Hindu Kush Alpine Meadow
Bioregion: Tibetan-Pamir Alpine Steppes, Shrublands & Mountain Forests (PA41)
Realm: Eastern Eurasia
Ecoregion Size (1000 ha):
States: Afghanistan, Pakistan, Tajikistan
Reaching heights of up to 6,500 m in the Hindu Kush range of the Himalayas, this ecoregion boasts breath-taking vistas alongside a varied flora and fauna. Ibex, markhor, and mouflon are some of the species to be found on the ground, whilst Saker falcons and eagles pass overhead. The meadows are also home to vast herds of livestock owned by local nomadic pastoralists, with rapidly expanding herd numbers in recent years leading to severe overgrazing of the landscape and posing a serious existential threat to the region.
This disjunct ecoregion forms part of the western Hindu Kush Himalayas in Afghanistan and is bordered by Pakistan in the east and Tajikistan in the north. Most of the region sits between around an elevation of 3,500 m, with peaks of over 6,500 m creating dramatic mountain landscapes. Cold temperatures are typical at higher altitudes where much of the precipitation falls as snow. At lower altitudes, the average temperature is higher, with July daily temperatures often exceeding 40ºC and winter day temperatures averaging around 10ºC.
Subalpine thickets and cushion shrublands typify the vegetation in this region. These are interspersed with patches of open rocks and scree which are almost devoid of vegetation save for a few specially adapted species such as Didymophysa fedtschenkoana. Alpine meadows are dominated by grasses and a rich variety of herbs including Sibbaldia cuneate and the delicate Primula macrophylla. At more humid sites where precipitation is higher, thickets of juniper form in the fertile soils alongside shrubs such as blueberry honeysuckle, Astralagus spp., and Onobrychis spinosissima.
Wild cats can be found in some parts; Siberian ibex traverse varied terrain in the north from rocky slopes to open meadows. In the southeast of the ecoregion, the incredibly rare Kashmir musk deer exists at the western edge of its limit. This unusually fanged mammal is listed as endangered by the IUCN due to pressures from habitat loss and poaching. The rare but impressively horned markhor—a subspecies of wild goat, and mouflon—a subspecies of wild sheep—may also be found in some parts of the ecoregion. Endangered Saker falcons and Pallas’ fish eagles can be spotted soaring across the region’s skies, with chukar partridges to be found feeding on insects and plants throughout the grasslands.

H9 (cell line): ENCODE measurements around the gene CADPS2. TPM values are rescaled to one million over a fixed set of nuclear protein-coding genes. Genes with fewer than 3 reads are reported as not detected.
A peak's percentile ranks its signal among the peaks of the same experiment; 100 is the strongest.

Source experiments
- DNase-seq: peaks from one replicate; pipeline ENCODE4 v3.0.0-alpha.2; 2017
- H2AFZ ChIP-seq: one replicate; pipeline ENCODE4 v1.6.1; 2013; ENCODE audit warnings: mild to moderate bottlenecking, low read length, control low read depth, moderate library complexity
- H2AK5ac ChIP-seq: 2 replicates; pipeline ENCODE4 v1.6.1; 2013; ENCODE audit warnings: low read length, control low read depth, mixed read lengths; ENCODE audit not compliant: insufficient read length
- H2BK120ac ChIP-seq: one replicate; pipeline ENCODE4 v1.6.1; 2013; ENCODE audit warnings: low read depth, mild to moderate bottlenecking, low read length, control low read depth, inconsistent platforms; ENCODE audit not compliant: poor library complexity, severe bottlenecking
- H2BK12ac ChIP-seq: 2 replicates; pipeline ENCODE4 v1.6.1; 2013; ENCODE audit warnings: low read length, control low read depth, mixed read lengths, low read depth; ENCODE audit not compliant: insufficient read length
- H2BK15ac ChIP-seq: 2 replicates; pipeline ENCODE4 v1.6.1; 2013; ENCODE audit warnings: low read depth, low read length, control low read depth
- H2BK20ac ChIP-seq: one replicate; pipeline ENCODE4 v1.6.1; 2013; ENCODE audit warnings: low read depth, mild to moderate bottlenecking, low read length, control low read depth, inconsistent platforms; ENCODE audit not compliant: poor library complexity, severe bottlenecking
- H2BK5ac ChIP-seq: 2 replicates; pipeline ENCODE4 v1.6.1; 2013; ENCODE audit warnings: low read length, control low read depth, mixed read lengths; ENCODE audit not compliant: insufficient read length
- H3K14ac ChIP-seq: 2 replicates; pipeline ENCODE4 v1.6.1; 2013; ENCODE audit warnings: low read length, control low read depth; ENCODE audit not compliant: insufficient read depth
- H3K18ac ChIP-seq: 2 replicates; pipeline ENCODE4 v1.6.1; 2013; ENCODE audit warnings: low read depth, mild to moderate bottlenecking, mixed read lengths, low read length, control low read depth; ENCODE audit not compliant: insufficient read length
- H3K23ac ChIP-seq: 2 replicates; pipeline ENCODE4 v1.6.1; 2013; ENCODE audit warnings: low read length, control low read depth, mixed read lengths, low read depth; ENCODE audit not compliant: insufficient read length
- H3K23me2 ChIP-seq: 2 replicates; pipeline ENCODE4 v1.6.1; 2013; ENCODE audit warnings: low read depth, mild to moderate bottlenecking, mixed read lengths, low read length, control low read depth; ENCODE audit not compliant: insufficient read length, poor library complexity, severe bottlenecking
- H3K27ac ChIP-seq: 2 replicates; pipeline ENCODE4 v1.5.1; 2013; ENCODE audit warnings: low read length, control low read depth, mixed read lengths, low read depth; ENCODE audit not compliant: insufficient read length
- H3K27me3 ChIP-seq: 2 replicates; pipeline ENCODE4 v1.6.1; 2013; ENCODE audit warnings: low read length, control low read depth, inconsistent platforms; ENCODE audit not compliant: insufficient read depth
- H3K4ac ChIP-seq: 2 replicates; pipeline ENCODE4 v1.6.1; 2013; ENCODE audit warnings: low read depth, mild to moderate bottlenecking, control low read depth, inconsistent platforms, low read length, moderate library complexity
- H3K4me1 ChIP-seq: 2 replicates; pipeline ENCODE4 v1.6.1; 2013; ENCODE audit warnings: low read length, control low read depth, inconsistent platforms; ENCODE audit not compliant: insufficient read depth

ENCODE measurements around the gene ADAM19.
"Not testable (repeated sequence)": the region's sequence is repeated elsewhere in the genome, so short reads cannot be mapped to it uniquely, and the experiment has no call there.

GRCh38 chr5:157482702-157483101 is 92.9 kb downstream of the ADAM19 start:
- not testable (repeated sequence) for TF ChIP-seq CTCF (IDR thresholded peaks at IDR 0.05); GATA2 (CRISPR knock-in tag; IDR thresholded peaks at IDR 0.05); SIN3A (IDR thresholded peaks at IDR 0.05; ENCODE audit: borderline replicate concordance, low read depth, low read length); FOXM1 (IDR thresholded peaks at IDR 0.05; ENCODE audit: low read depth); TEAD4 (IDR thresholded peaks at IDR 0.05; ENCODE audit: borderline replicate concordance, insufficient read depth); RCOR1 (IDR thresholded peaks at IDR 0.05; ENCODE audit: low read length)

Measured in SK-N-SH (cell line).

Extensive grazing of livestock occurs across the region as lush alpine meadows provide good foraging grounds. However, expanding livestock herds and cutting of shrubs for firewood by local pastoralists has led to significant habitat degradation and a shift in plant communities towards varieties with increased physical and chemical defenses. Increasing competition for food with domesticated cattle, sheep and goats has pushed species such as the markhor to the edge of their ranges. There are currently no protected areas within the ecoregion, and available information regarding the functioning and composition of the ecosystems here is insubstantial.
In addition to overgrazing and other pressures exerted by an increasing human presence in this mountain region, desertification as a result of climate change threatens to compound land degradation and vegetation loss. As well as limiting food available for several wild species, shrub loss also has the potential to cause significant soil erosion, which subsequently increases the risk of landslides and floods. Hunting is another pressure that threatens biodiversity in the region and has led to steep declines in some species populations, including the highly-prized Saker falcon which are sold in bird bazaars in several of Afghanistan’s major cities.
Priorities conservation actions for the next decade will be to: 1) rapidly expand protected area coverage across the region; 2) engage the private sector and civil society to support nature conservation, especially working with local communities to limit the impact of overgrazing and shrub cutting; and 3) improve enforcement of hunting bans across the region.
1. Breckle, S.W. (2007). ‘Flora and Vegetation of Afghanistan’ Basic and Applied Dryland Research 1, 2 (2007), 155-194. DOI:10.1127/badr/1/2007/155
2. Islamic Republic of Afghanistan (2014) ‘National Biodiversity Strategy and Action Plan’. [Online]. Available from: https://postconflict.unep.ch/publications/Afghanistan/NBSAP_Eng.pdf [Accessed 18/12/2019]
3. Islamic Republic of Afghanistan (2014) ‘Fifth National Report to the United Nation’s Convention on Biological Diversity’. [Online]. Available from: https://www.cbd.int/doc/world/af/af-nr-05-en.pdf [Accessed 18/12/2019]